The sport is gaining fans among the public and professional golfers, many of whom have adopted its techniques for their own games.In August 2021, long drive was on the brink of collapse. The niche sport — in which competitors drive golf balls as far as humanly possible, often more than 400 yards — had endured a difficult year, disrupted by the pandemic, and registrations for the world long drive championship were dismal.That’s when Bryson DeChambeau, the winner of the 2020 U.S. Open and a member of the 2018 and 2021 U.S. Ryder Cup teams, entered the competition, sparking a surge in interest and dozens of new entries.“He saved us, that’s for sure,” Kyle Berkshire, a two-time world long drive champion, said.DeChambeau’s participation was not a total shock: In recent years, more and more established pros, increasingly obsessed with driving distance, have become unabashed fans of long drive, with PGA Tour winners like Justin Thomas, Tony Finau and Cameron Champ expressing support. Berkshire has become a go-to training partner and sounding board for many of these pros, sharing tips on swing technique, stretching, fitness routine and more.“Back when I was in college, everyone thought the long drive guys were the clowns of the golf world,” Berkshire said. “That whole perception is changing.”DeChambeau has played a major role in that, and after finishing seventh in the 2021 competition, he’ll be back for this year’s world championship, which begins Tuesday.DeChambeau made headlines in 2020 by bulking up and drastically changing his swing, increasing his average driving distance by nearly 20 yards to lead the PGA Tour. He ultimately won that year’s U.S. Open, and he has not been shy about crediting long drive — particularly its emphasis on swing speed — with much of his success.“I actually watched the 2019 world long drive championship, and that’s what inspired me and got me thinking,” DeChambeau said in a recent phone interview. “These guys were swinging the golf club 40 or 50 miles faster than me, so I thought, what if I could add just 15 percent to my swing speed and use that on tour? That’s how it started, and then I got addicted to hitting it farther and farther.”With the help of Berkshire and other long drivers, DeChambeau adopted a common long drive practice method: overspeed training, in which competitors swing the driver as hard as possible, with no regard for accuracy, in the hopes that it will also improve the speed of their more typical, controlled swings.The method worked incredibly well for DeChambeau — so much so that now, he and Berkshire said, it has become a standard training routine for many professional golfers.“It’s sort of a new revolution,” Berkshire said. “At this point, it’s almost required for professional golfers, since everyone is doing it.”According to Mark Broadie, a Columbia University professor and golf researcher who helped coach DeChambeau in 2020, the embrace of long drive within the golf world is a logical next step. Years ago, Broadie invented the “strokes gained” metric, which analyzes the impact of every shot throughout a round of golf in relation to the rest of the field. His analysis ultimately found that even marginal gains in driving distance could have a major effect on scores.“It’s true for all players: If you drive it 20 yards longer, even with a little less accuracy, you can gain a stroke per round,” Broadie said. “So it feels like a natural evolution for long drive to be more accepted. If you want to drive the ball as far as possible, then you clearly want to talk to the long drivers, the guys who have optimized that throughout their careers.”Long drive has existed, in some form or another, since 1949, when a driving competition was held in conjunction with that year’s P.G.A. Championship. A more formal long drive world championship would form in 1976, and various professional leagues have taken shape since the 1990s.One of the most recent iterations of a long drive league — the World Long Drive Association, sponsored by Golf Channel — essentially disbanded in 2020 after canceling its season because of the pandemic. In its wake came a spiritual successor, the Professional Long Drivers Association, which has hosted a number of tournaments, including the 2021 world long drive championship.While the association’s administrators are happy to be gaining acclaim in golf circles, they are also hopeful it will translate into mainstream acceptance.“This year, we’re getting a really big response from players wanting to compete, and more fans are coming out to watch our events,” said Bobby Peterson, the association’s managing partner and majority owner. A former long drive competitor, Peterson has been a part of the sport since 1992, and he said there had never been as much enthusiasm surrounding it as there is this year, including interest from possible corporate partners. “This isn’t just hyperbole,” Berkshire said. “Based on the talks I’ve been involved in, this sport is in the best position it’s ever been in.”Long drive’s recent ascent comes at a time when golf is reckoning with a major disruption in the form of the LIV Golf Series, whose major shareholder is the sovereign wealth fund of Saudi Arabia. In its first season, LIV Golf poached some high-profile golfers from the PGA Tour, including DeChambeau, and implemented innovations aimed at enhancing the fan experience and changing how viewers watch golf, including shorter tournament structures and a team format.David Carter, a sports business professor at the University of Southern California, said long drive could ultimately be an intriguing acquisition or partner with either the PGA Tour or LIV Golf, as both look to add content in the years to come.“It’s all about this next generation of consumer: younger people who want short-form, digestible content,” Carter said. “Something like long drive could be curated in a lot of different ways, whether online, through social media, or in conjunction with tournaments.”As long drivers prepared for this year’s world championship, Berkshire was grateful for DeChambeau’s continued support. He said he nearly had to pinch himself when he thought of how far long drive had come in such a short time.“Just a year ago, I had never seen a sport in such a bad position,” Berkshire said. “Now, I’ve never seen one poised for such a bright future. It’s just an exciting time all around.” More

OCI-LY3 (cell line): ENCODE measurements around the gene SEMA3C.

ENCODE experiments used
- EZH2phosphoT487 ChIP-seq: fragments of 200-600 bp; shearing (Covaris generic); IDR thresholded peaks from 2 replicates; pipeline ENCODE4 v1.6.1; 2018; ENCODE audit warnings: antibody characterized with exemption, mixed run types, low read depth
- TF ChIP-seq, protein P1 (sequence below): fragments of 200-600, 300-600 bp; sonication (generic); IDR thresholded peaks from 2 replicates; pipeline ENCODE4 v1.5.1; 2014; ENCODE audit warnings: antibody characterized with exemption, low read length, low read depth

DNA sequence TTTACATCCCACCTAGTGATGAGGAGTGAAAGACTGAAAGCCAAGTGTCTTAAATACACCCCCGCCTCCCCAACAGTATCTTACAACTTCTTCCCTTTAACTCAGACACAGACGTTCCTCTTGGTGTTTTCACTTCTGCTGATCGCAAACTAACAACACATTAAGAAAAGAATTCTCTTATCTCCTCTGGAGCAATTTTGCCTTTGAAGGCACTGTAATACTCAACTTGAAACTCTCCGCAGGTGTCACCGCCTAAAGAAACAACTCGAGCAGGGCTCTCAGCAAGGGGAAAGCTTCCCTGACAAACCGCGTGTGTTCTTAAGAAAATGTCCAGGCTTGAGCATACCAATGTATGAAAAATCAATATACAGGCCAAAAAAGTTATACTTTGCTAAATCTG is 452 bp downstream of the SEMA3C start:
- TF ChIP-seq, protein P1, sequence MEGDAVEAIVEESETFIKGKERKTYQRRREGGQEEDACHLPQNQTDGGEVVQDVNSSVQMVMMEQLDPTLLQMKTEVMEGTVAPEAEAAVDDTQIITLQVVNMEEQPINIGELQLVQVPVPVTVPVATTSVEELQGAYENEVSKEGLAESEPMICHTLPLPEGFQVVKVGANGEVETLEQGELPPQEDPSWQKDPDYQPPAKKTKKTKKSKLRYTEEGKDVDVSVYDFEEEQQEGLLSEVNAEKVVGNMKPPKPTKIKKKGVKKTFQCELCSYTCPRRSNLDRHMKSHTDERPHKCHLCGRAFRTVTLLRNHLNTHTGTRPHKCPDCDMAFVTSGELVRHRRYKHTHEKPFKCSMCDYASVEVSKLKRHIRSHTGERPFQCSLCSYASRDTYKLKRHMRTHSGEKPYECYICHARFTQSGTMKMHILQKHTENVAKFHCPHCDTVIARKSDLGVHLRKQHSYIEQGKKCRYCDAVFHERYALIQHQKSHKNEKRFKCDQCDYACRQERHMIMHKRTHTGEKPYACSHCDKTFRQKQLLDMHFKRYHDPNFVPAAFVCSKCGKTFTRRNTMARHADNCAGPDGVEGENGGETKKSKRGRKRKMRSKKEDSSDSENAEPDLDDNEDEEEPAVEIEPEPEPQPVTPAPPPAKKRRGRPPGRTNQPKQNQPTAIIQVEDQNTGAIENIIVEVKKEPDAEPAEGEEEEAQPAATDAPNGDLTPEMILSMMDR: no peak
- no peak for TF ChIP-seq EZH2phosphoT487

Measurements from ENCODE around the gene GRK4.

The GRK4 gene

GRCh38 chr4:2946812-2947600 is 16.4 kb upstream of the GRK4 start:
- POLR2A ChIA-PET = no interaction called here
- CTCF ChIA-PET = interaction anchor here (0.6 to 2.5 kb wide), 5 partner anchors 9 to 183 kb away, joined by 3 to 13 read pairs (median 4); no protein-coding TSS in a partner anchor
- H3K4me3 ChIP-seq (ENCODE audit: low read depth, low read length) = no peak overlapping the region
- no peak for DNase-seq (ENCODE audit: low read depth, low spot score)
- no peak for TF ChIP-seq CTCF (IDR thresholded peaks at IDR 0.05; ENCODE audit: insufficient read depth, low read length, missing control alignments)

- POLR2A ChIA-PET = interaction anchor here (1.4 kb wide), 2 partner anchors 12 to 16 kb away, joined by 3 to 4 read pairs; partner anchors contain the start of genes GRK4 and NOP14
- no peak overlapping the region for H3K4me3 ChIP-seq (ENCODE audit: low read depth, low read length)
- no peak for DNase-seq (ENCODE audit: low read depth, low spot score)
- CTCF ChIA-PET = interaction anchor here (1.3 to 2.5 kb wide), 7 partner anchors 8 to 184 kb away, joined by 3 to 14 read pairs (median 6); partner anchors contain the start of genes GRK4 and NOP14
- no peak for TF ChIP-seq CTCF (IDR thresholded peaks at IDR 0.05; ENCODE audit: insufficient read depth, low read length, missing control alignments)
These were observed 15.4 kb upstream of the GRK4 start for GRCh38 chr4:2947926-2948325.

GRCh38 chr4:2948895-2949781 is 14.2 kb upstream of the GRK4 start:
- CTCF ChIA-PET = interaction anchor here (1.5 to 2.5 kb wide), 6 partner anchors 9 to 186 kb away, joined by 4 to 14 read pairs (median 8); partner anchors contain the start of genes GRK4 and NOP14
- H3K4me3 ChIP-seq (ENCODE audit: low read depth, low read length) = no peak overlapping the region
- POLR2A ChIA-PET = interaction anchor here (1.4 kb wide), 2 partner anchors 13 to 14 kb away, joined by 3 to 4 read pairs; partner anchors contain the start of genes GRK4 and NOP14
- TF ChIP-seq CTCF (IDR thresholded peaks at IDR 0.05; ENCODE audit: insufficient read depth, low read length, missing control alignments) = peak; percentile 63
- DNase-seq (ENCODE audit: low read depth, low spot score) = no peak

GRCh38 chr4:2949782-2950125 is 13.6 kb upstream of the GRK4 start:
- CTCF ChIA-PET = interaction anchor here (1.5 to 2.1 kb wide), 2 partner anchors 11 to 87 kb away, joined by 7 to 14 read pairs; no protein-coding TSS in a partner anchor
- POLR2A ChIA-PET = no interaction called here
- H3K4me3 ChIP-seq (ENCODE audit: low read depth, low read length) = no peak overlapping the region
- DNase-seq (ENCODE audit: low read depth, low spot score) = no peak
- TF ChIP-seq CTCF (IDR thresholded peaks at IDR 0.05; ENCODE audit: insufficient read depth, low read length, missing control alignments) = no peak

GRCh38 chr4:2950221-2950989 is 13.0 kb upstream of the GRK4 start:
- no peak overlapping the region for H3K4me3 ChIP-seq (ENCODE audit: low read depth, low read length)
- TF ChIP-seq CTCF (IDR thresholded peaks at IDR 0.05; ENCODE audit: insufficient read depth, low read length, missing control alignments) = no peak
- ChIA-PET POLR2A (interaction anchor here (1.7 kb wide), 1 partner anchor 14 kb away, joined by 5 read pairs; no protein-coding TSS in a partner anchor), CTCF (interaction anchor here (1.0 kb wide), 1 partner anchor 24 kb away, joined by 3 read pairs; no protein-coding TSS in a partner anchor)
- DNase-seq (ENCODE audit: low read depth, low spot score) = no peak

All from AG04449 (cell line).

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    Herbert Kohler, Plumbing Mogul Who Created a Golf Mecca, Dies at 83

    The billionaire chief of a family company known for its bathtubs, toilets and faucets, he brought championship play to a tiny Wisconsin town.Herbert V. Kohler Jr., who built a century-old family business known for bathtubs, toilets and faucets into a multibillion-dollar global enterprise and turned a tiny company town into an unlikely stop for the world’s top golfers, died on Sept. 3 in Kohler, Wis. He was 83.The death was announced on the Kohler Company website. No cause was cited.As a young man, Mr. Kohler bridled at his father’s wish that he join the business full time after college.“That just wasn’t my cup of tea,” he told Forbes in 2010.But he ultimately took the path that had effectively been set for him when his grandfather John Michael Kohler, an Austrian immigrant, bought a Sheboygan, Wis., foundry with a partner in 1873.The company, which began as a maker of plows and other agricultural implements, took a defining turn 10 years later when its patriarch put enamel on a cast-iron vessel used as a horse trough and for scalding hogs and sold it to farm families as a bathtub.Kohler was on its way to literally becoming a household name.The company’s fixtures were included in a 1929 Metropolitan Museum of Art exhibition of contemporary home design. Its colorful “The Bold Look of Kohler” advertising campaign was introduced in 1967.By 1972, when Herbert Kohler Jr. took the top job at the privately held business, which also made engines and generators, it had $133 million in annual sales and was the second-largest U.S. producer of kitchen and bath fixtures, behind American Standard.When he retired as chief executive in 2015, it had annual sales of $6 billion. In 2018 it was the top choice for bath fixtures and accessories among U.S. builders, according to the research firm Statista.Under Mr. Kohler, the company acquired makers of furniture, cabinets and tiles; built or bought factories in China, Mexico, India, Europe and elsewhere; and developed two-person bathtubs, robotic toilets and a shower with stereo sound.He also started a golf and hotel business that attracted three P.G.A. championships, a U.S. Senior Open, two U.S. Women’s Opens and last year’s Ryder Cup to Sheboygan County and allowed him to put his mark on the seaside Scottish town where the game was born.Mr. Kohler’s vision, drive and appetite for risk fueled the company’s growth. He might have been slow to embrace his dynastic destiny, but when he did, it was with gusto.“I loved it,” he told Forbes, “because I saw so much potential for change.”Mr. Kohler and his wife, Natalie, at his Whistling Straits golf course, the site of last year’s Ryder Cup.Andrew Redington/Getty ImagesHerbert Vollrath Kohler Jr. was born on Feb. 20, 1939, in Sheboygan, about an hour north of Milwaukee. His father was the Kohler Company’s chairman and chief executive. His mother, Ruth (De Young) Kohler, was a historian and a former women’s editor at The Chicago Tribune.Young Herbert’s mother died when he was a teenager, and he was sent east to boarding school, initially at Phillips Exeter Academy in New Hampshire, where, he told Forbes, “there wasn’t a rule or regulation I didn’t break.”Dismissed from there, he went to the Choate School in Connecticut. After graduating, he entered Yale, his father’s alma mater, but he lacked focus and left. He served in the Army Reserve and then studied math and physics at the University of Zurich. It was, he told The Chicago Tribune in 1994, “a period of total rejection of a prescribed life.”Returning to the United States, he enrolled at Knox College in Illinois. He studied acting, dabbled in poetry and edited what he described in a 2012 interview with Cigar Aficionado magazine as a “wild political newspaper.”“One of my friends called me ‘the first of the great unwashed,’” he told Forbes. “That’s a hell of a note for the son of a bathroom baron.” (At the time, he was mostly estranged from his father. “I seldom spoke to the poor man,” he said.)While at Knox, he met his future first wife, Linda Karger, who was directing a play he was in. They married in 1961 and divorced in the 1980s.Mr. Kohler’s attempt at independence continued at Furman University in South Carolina, where he enrolled briefly while also working. But he was soon back at Yale. He graduated in 1965 with a degree in industrial administration and joined the Kohler Company as a research technician.He became a company director in 1967; vice president of operations a year later, when his father died; executive vice president in 1971; and chairman and chief executive a year after that.One hurdle Mr. Kohler faced in taking the helm was the company’s bitter history with organized labor, including a United Auto Workers strike that began in 1954 and lasted more than six years — the longest such walkout in U.S. history at the time.“Rightly or wrongly, everyone knew the name Kohler because of the strike,” Mr. Kohler told The New York Times in 1973. (There have been two, much shorter, strikes since then, in 1983 and 2015.)The family was also in danger at the time of having its control of the company slip away amid a dilution of its shares’ value. Mr. Kohler engineered a reverse stock split that slashed the number of shares and gave him and his closest relatives near-total control.With his position solidified, Mr. Kohler reinvested heavily in the company, which was already associated with innovative design. He kept the emphasis on form as well as function, opening the Kohler Design Center, a museumlike product showplace, and, with his sister, Ruth, creating a residency program for artists.John Torinus, who got to know Mr. Kohler as business editor of The Milwaukee Sentinel, described him in a phone interview as a “genius” and a “tough cookie” whose fascination with design resembled that of Steve Jobs.“He was very particular about everything, down to the smallest detail,” said Mr. Torinus, who is now the chairman of Serigraph, a Wisconsin company that makes decorative parts for other businesses’ products, including, sometimes, Kohler’s.That focus undoubtedly helps explain what Sarah Archer, a design and culture writer, called the company’s enduring place in the bathroom firmament.“They weren’t just selling cleanliness or modernity,” she said via email. “They were offering a kind of mini-vacation.”Mr. Kohler married Natalie Black, a former chief legal officer and current board member of the Kohler Company, in 1985. She survives him. His survivors also include a son, David, Kohler’s chief executive since 2105 and now its board chairman as well; two daughters, Laura Kohler, a board member and senior company vice president, and Rachel Kohler, also a board member; 10 grandchildren; and three great-grandchildren.In the late 1970s, Mr. Kohler decided to get into the hospitality trade by making a resort hotel out of a run-down building that had originally been used to house company workers after the foundry moved four miles west of Sheboygan in 1899 to what became the town of Kohler. Many people around him scoffed, but he forged ahead.“He didn’t like to give up on anything that was part of his heritage,” said Richard Blodgett, the author of “A Sense of Higher Design: The Kohlers of Kohler” (2003), a company-commissioned corporate history.Mr. Kohler’s instincts proved correct. The hotel, the American Club, opened in 1981. Augmented by a private hunting and fishing preserve, a tennis club, restaurants, shops and a spa, it was soon a tourist magnet.Still, something was missing.“You have this boutique resort hotel, but you don’t have your own golf course,” Mr. Kohler, speaking in a 2015 interview, recalled customers telling him. “That’s kind of embarrassing for a C.E.O.”Mr. Kohler had little interest in the game, but he quickly immersed himself in it.Working with Pete Dye, who was once called the Picasso of golf-course design, he developed two nearby championship-caliber courses, Blackwolf Run and Whistling Straits.Mr. Kohler deepened his golf investment in 2004, buying a hotel alongside the famous Old Course in St. Andrews, Scotland, and the nearby Duke’s Course.Not all his golf projects have gone smoothly. Local environmentalists thwarted plans for a course on the Oregon coast, and the development of a new one near Kohler has been slowed by residents opposed to its reliance on public land, and by the discovery of Native American artifacts and human remains on the property.Mr. Kohler shrugged off such obstacles. He pressed on, guided by a phrase adapted from the 19th-century British critic John Ruskin and found in an old stained-glass window at the American Club: “Life without labor is guilt. Labor without art is brutality.”Kitty Bennett contributed research. More